Well I’m guessing that if you’ve come to this article, you’re in one of the following categories:
- You’re looking for pointers in crushing your work enemies, see them (data) driven before you, and to hear the lamentations of your supervisors.
- The purposely bombastic title has done its job in getting your attention and you wanted to reward our ability to get you to click by donating to our non-profit. It actively helps to shift the focus of bullying away from victims via distractions of revenge. Donate to Ethical Conflict Consulting by clicking here.
- You’re in academia (likely an Ethics class) and you’re looking for a fun quote because you’re forced to provide a work cited section and you think me being a PhD is ethos enough.
#1 is definitely in the right place. I hope to convince the #2s still holding out that we are the mission-fulfilling machines that look to make every place we collaborate with operate more efficiently under better ethics. As for the #3s, you should probably go read Kant like your professor suggested ?
Alright #1s, so you have been wronged at work by a co-worker, a supervisor, or someone else on the org chart. You’re looking for the most gruesome technique to exact your revenge…buuuut you don’t want to hurt the company, get ostracized as some whistle-blowing pariah, and you’re worried about what jail time would do to your hair? Well pull up a chair as we go through the steps needed for a very ethical retaliation.
1. Know Thyself
“Really Philosopher major?”
Yep, really. Think about all the instances where this person had wronged you (shouldn’t be too hard since you are angry enough to search out this article). If you can’t recall clearly the exact reasons, stop the vengeance plan right there.
If you can clearly articulate in writing what the wrong doing scenarios were, and looking over them, they still look like instances were a specific behavior/habit need to be addressed, proceed with the next step.
“Anybody can become angry, that is easy; but to be angry with the right person, and to the right degree, and at the right time, for the right purpose, and in the right way, that is not within everybody’s power and is not easy.”
2. Will you look at the time…
Alright, what’s the timeline on these events and their frequency? Besides actual statutes of limitations, there is a convincing rhetorical aspect that needs to be considered not just in assessing the situations to build a rap sheet but to also assess which strategies for your ethical vengeance to consider. A witty comeback for something said a day or even an hour ago will just not be convincing. Kairos (persuasion through critical timing) is the usually forgotten element of persuasive reasoning (the more known ones being Logos, Pathos, and Ethos) but will be critical if vengeance is the porridge we seek to feast on (has to be juuuust right).
3. Is it just me?
Unless you are solipsistic (which in that case, looking for vengeance would be like punching yourself in the face), you probably think that there are other people who would have thoughts about your particular target. See if their views corroborate your thoughts and feelings. If it is truly just you, that is certainly something to reflect on if you are thinking about the situation from an unintended or victimized perspective, but if many people are feeling the same, you would really be primed to make a case…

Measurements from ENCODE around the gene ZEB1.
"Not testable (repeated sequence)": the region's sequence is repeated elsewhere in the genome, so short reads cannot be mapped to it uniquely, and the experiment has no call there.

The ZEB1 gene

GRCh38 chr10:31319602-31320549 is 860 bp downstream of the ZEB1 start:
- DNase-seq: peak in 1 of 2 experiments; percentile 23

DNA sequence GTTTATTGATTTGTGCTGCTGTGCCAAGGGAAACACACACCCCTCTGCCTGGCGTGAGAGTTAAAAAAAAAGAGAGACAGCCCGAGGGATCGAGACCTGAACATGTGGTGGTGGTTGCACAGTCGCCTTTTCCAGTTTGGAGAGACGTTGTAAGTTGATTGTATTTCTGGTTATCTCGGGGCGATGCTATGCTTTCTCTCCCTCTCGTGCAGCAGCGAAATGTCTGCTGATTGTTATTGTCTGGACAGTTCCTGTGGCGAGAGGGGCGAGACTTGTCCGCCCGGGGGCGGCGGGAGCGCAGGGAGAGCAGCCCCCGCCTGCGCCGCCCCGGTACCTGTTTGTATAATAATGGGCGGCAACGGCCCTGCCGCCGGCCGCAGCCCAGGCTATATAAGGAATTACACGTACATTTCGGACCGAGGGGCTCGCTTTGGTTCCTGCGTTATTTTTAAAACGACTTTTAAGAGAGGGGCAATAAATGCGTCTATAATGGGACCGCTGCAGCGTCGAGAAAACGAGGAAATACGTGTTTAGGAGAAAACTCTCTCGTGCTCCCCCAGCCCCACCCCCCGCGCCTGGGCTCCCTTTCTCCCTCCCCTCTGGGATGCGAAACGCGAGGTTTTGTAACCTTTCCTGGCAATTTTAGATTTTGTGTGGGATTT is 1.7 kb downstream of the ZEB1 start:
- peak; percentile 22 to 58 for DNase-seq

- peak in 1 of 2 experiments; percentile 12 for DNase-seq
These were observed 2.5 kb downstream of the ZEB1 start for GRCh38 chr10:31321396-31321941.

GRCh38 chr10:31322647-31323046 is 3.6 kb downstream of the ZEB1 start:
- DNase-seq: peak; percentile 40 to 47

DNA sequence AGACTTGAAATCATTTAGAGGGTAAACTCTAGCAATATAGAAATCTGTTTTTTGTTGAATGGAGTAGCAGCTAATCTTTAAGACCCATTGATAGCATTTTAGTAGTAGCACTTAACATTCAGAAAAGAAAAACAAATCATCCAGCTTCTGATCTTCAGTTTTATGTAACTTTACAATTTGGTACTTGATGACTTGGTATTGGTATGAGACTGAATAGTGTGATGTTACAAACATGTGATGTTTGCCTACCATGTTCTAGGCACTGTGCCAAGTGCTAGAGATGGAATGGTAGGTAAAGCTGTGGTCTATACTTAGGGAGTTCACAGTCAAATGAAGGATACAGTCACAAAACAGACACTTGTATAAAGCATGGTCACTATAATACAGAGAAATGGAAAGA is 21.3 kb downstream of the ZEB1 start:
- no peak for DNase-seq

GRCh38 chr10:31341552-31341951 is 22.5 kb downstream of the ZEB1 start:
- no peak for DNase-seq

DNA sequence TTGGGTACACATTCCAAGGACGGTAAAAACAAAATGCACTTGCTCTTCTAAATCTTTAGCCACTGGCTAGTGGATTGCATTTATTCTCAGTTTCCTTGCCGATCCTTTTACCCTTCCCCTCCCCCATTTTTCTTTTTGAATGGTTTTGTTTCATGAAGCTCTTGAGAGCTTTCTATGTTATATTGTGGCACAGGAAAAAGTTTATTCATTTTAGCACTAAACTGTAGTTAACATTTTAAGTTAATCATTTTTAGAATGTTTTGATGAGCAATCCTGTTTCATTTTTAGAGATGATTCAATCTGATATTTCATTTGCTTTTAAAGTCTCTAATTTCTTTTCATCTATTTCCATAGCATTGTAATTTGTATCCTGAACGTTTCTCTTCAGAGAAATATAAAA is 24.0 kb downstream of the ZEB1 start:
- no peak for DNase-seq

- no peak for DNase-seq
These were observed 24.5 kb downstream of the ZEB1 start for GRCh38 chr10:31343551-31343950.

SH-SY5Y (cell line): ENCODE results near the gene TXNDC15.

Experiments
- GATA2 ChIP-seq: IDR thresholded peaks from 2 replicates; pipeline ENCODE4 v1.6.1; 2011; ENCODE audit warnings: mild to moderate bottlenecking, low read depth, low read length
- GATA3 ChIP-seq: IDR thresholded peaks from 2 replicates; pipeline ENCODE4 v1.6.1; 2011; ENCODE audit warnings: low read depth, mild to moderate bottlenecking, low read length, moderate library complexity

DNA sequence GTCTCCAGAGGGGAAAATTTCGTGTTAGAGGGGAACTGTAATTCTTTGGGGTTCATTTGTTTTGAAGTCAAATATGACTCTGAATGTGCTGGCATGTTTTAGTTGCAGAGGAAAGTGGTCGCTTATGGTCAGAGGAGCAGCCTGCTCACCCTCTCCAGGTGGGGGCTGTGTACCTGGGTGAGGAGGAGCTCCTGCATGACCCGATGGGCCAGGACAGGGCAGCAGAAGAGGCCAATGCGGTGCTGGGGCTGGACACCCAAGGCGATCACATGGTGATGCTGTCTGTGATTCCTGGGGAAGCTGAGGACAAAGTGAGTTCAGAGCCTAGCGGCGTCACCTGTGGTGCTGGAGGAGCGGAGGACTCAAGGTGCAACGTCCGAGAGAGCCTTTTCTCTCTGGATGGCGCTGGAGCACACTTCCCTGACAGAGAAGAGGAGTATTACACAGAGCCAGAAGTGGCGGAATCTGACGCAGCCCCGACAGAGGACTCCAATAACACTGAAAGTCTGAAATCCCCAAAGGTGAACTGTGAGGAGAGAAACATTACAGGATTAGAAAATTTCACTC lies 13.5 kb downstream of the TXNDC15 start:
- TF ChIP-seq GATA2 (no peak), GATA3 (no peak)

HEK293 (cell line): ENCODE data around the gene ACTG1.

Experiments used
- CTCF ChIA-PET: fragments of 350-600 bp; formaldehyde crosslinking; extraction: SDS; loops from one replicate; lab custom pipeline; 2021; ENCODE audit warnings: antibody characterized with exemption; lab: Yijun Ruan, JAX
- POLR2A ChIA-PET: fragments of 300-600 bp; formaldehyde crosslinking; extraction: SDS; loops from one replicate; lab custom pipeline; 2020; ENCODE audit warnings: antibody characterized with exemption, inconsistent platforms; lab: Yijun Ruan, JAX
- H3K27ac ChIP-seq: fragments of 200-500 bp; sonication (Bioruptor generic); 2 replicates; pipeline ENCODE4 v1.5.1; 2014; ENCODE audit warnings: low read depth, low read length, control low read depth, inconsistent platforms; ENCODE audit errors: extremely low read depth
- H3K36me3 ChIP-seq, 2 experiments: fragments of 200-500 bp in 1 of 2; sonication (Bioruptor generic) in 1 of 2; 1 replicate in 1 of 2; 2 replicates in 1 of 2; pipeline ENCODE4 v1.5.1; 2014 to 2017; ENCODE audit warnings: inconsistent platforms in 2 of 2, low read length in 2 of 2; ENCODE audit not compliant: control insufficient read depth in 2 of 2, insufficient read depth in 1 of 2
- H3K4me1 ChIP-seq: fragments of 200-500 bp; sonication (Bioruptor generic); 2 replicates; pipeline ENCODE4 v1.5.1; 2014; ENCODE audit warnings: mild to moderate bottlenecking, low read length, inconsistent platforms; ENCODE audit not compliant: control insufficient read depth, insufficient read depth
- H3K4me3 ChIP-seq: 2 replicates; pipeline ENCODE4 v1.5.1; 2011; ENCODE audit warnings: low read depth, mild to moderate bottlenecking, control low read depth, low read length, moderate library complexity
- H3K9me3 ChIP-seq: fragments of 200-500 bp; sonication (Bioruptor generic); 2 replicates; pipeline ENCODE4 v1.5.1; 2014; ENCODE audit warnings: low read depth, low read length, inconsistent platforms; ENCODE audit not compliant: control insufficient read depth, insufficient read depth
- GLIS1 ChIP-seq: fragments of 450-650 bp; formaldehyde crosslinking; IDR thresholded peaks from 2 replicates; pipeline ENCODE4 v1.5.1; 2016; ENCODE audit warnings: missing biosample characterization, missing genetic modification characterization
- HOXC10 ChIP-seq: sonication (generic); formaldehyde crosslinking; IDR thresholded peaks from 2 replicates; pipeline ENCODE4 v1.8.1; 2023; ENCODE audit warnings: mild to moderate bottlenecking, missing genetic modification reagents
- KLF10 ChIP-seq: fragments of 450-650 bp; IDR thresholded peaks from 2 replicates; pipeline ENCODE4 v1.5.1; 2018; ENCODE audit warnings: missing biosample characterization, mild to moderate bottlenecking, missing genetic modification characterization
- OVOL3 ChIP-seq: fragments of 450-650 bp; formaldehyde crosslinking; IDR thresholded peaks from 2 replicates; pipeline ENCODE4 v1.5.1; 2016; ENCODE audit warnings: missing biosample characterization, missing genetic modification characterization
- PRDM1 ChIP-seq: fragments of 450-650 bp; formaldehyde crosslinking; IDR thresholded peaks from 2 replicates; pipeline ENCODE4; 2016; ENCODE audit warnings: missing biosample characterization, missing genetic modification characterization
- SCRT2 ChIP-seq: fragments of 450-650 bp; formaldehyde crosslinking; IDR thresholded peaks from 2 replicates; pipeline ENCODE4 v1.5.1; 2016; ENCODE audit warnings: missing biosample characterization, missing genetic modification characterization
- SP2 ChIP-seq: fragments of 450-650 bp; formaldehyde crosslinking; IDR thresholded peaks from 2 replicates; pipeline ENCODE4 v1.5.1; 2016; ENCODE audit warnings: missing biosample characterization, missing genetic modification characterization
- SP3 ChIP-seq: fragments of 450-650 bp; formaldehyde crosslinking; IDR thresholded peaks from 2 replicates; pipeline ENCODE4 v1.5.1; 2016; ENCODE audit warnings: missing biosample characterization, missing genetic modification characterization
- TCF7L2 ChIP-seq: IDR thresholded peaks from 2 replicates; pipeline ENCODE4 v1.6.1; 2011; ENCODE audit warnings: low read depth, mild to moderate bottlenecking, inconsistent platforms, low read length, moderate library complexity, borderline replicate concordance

4. …a business case!
You know that you could/should have been working instead of doing all of the above steps, right? The fact that this person/experience has bothered you (and likely other people) isn’t what’s best for the business. Besides not finishing work tasks, there are things like paying for counseling or mental health solutions or even potential lawsuits. They aren’t good for both the brand image and the company’s bottom line. All these potential financial maladies can be calculated for each of the potential outcomes multiplied by time and amount of people.
The following three links have some nice equations for calculating the financial losses from workplace bullying:
Consider doing a cost-benefit analysis.
Turnover + Opportunity Lost + Absenteeism + Presenteeism + Legal Defense Cost + Dispute Res. + Trial Costs + Settlements + WC/Disab Fraud Investig = The Routine Cost of Allowing Bullies to Harm Others with Impunity.
If you are interested in examples of ethical retaliation as a response to an aggressive manager who is trying to terminate your employment, hire our services or become a member at Ethical Conflict Consulting. You can become one of our contributing authors by sharing your work experiences. Contact our Publications Department at firstname.lastname@example.org
5. Take me to your leader
After you made your emotional costs/damage assessment and maybe even have some comrades to back up your sentiments, it’s time to take those numbers to the people with the decision power to reprimand and change office policies. What you would be bringing to this leader is both the compassionate side with showcasing incidents that have taken place across the office (particularly powerful when the leadership is oblivious to the problem at hand) and you would also have more quantitative data to show the business impact this/these individual(s) have had on the company.
See, now wasn’t that a nice ethical way of getting one’s vengeance without all of that messy arsenic or samurai swords?
ECC specializes in handling situations for you at work where you have been wronged. Our consultants support you with strategies for coping with co-workers who have different personalities, strategies for ending sexual harassment, strategies for investigations, ending malicious attacks, disrespectfulness and discrimination.
Allow yourself to relax and follow our steps at ECC for managing conflicts and ethical retaliation when necessary.